N.Y. Lost Two Seats, Gained Races

The post-Census reapportionment cost New York two of its 29 congressional seats.

The new districts placed many of those who remained in competitive races this fall.

Seven of New York’s House members — more than one-fourth of the delegation — are rated as endangered by political analyst Charles Cook, who rates congressional races. That’s more than in any other state.

“They’re all relatively new, they’re running in new districts and it’s a presidential election,” said former Republican Rep. James Walsh, who did not seek re-election in 2008 after 10 terms and now works for the lawyer-lobbying firm K&L Gates LLP.

New York sent six new Republicans to Washington in 2010, and four of them are on Cook’s vulnerable list: Ann Marie Buerkle, Chris Gibson, Nan Hayworth and Michael Grimm.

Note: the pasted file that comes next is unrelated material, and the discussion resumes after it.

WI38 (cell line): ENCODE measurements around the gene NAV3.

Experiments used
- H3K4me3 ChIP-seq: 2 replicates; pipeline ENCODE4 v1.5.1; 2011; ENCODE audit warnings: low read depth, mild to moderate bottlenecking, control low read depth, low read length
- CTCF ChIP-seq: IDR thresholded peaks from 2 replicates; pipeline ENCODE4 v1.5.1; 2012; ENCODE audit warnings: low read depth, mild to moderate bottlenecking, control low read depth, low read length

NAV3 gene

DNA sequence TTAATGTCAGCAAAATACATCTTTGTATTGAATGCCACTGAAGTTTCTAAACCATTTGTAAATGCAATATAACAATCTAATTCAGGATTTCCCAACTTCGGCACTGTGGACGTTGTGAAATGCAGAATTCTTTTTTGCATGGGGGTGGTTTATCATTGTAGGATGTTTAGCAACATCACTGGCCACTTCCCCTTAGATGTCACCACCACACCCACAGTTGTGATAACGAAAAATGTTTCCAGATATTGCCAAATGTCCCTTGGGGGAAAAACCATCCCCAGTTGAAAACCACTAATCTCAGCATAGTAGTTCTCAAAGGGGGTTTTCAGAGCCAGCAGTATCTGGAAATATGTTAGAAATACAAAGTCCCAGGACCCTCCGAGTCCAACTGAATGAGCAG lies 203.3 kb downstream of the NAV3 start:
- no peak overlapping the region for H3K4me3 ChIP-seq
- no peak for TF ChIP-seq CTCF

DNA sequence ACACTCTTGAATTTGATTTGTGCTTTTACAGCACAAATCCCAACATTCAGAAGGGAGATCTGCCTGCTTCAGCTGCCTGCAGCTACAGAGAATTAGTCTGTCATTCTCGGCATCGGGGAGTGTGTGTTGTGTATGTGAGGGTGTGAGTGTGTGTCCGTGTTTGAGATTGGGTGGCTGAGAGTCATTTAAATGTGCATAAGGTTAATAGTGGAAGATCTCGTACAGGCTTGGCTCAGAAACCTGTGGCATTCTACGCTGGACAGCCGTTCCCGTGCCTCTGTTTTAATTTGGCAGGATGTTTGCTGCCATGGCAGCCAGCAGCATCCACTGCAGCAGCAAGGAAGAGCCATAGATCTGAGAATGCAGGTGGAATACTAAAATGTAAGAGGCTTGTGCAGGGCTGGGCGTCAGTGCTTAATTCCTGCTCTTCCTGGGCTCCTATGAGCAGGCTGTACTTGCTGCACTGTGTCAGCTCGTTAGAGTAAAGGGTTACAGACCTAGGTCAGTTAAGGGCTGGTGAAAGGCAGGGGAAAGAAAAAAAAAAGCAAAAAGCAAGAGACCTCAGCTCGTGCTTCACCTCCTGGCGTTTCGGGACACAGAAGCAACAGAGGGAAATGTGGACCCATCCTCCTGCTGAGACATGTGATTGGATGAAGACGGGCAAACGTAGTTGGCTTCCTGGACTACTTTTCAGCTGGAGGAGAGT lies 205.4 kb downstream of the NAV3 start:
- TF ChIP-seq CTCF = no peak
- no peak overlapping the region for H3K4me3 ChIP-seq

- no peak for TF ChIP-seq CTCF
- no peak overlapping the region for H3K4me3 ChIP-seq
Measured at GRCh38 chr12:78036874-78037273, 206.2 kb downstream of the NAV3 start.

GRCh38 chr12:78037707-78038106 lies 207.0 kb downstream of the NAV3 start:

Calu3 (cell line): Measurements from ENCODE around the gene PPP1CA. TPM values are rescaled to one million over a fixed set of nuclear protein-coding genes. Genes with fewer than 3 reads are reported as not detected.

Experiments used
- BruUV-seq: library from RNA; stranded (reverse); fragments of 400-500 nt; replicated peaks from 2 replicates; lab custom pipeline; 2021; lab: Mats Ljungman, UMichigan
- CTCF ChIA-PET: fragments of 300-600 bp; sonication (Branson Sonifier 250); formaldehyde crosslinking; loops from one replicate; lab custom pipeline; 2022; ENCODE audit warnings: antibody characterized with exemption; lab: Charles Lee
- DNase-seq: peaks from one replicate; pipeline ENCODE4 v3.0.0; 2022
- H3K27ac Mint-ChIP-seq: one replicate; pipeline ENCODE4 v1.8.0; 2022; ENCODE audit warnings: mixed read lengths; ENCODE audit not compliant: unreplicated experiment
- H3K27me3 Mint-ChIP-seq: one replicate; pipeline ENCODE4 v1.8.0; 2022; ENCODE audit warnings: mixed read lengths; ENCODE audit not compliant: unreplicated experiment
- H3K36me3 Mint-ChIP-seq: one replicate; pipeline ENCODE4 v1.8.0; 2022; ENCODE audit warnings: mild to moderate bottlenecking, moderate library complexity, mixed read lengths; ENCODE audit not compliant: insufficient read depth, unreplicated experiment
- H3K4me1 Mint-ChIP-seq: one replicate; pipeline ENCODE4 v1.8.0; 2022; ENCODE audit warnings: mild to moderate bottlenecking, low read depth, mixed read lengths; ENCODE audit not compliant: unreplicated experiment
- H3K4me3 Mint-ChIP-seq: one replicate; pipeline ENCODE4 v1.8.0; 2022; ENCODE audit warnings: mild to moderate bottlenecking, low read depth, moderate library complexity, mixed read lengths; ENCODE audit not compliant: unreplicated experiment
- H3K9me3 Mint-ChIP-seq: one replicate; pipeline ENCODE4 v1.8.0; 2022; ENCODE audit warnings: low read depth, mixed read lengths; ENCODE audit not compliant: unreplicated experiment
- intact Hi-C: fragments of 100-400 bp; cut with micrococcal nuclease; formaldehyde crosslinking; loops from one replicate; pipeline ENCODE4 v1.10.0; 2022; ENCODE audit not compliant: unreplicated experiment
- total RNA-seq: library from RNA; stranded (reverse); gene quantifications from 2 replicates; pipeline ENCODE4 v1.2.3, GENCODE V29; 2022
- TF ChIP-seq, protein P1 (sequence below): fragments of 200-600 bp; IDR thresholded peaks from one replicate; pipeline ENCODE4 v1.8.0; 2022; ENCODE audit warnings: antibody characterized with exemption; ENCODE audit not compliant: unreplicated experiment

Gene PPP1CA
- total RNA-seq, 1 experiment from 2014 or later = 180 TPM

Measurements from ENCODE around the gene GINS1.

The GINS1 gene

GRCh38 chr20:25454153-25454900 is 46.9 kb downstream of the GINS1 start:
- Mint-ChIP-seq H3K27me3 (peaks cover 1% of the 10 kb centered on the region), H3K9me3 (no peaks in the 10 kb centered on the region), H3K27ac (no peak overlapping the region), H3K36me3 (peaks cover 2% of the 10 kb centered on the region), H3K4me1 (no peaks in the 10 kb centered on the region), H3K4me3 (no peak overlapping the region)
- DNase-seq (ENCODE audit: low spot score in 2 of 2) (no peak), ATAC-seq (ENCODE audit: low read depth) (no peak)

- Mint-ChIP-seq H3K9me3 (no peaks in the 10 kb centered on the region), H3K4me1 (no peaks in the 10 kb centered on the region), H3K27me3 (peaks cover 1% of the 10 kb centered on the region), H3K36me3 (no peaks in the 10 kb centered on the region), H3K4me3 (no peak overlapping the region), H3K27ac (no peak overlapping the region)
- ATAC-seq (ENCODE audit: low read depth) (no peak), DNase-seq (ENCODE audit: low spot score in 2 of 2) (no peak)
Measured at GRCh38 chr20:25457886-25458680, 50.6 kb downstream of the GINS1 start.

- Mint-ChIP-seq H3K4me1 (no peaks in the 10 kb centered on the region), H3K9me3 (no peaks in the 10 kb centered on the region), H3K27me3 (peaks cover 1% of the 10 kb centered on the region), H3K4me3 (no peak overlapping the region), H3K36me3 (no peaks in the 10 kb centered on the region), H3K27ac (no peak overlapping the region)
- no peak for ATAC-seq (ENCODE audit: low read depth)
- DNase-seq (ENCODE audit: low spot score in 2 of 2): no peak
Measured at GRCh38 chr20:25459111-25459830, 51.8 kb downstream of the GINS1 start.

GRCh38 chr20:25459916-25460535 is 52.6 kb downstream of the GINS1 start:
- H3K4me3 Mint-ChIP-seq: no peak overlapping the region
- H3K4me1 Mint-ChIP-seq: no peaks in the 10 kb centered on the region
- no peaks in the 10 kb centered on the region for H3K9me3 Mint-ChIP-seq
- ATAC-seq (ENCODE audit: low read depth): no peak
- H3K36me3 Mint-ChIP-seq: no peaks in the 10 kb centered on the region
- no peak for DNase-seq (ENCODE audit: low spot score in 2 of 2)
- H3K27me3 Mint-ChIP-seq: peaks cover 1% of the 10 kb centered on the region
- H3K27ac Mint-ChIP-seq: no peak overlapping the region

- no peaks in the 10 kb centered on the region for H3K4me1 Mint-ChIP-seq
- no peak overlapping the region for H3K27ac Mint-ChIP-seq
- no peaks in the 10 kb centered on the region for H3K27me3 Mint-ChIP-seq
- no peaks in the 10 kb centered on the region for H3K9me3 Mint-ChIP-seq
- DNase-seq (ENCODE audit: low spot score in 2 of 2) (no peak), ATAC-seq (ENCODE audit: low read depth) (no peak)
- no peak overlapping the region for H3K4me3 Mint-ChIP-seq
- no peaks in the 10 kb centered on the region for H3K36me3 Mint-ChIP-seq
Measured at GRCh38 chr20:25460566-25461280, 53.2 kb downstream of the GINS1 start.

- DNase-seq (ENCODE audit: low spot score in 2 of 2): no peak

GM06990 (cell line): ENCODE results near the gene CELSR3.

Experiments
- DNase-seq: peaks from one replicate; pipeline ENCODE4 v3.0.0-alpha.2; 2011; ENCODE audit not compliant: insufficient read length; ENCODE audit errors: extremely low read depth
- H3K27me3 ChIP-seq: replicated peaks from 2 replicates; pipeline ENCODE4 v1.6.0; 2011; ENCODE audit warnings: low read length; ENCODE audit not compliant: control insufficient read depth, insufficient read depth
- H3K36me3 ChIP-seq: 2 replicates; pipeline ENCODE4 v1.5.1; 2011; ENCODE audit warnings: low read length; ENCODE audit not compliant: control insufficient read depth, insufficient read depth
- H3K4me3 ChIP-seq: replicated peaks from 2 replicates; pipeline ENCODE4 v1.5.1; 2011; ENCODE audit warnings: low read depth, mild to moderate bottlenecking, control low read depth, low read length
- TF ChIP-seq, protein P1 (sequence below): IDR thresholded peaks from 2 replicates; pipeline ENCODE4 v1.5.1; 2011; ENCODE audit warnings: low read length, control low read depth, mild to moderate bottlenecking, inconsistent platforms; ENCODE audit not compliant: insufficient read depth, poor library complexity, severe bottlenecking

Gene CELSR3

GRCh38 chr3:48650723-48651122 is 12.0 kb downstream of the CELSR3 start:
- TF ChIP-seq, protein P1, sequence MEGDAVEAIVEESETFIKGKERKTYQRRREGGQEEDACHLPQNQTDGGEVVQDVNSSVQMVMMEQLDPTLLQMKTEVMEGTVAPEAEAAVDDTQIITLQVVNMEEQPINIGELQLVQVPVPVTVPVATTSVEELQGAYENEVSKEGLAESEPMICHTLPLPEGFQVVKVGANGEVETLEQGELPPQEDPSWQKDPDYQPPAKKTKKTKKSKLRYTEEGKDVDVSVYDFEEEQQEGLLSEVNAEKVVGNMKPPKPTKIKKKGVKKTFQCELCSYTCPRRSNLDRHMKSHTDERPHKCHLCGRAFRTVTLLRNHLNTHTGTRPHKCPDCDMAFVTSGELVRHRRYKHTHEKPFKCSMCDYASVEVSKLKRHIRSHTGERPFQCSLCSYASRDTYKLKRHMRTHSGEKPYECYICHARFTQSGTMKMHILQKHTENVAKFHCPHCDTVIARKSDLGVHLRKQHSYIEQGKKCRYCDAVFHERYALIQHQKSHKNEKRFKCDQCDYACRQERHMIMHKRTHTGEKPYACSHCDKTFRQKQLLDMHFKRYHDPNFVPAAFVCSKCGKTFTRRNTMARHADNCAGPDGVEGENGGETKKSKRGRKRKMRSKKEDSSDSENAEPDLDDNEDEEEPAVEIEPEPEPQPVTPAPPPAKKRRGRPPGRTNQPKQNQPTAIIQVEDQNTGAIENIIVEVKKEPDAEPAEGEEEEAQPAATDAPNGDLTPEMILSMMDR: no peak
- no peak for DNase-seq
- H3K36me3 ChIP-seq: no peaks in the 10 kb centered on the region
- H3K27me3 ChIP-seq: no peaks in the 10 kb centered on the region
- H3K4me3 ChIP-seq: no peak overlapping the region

Three Democrats are rated as endangered as well: Kathy Hochul, who won a special election in 2011, Tim Bishop and Bill Owens.

The Democrats will be running on a ticket led by President Barack Obama, notes Albert Cover, a political science professor at the State University of New York at Stony Brook. Also on the ticket: Democratic Sen. Kirsten Gillibrand, whom Cook considers a shoo-in for re-election.

That means voters will have to split their tickets if the Republicans are to win another term. “It’s an uphill battle” for some Republicans, Cook said, “given the fact that is a presidential election year in New York.”

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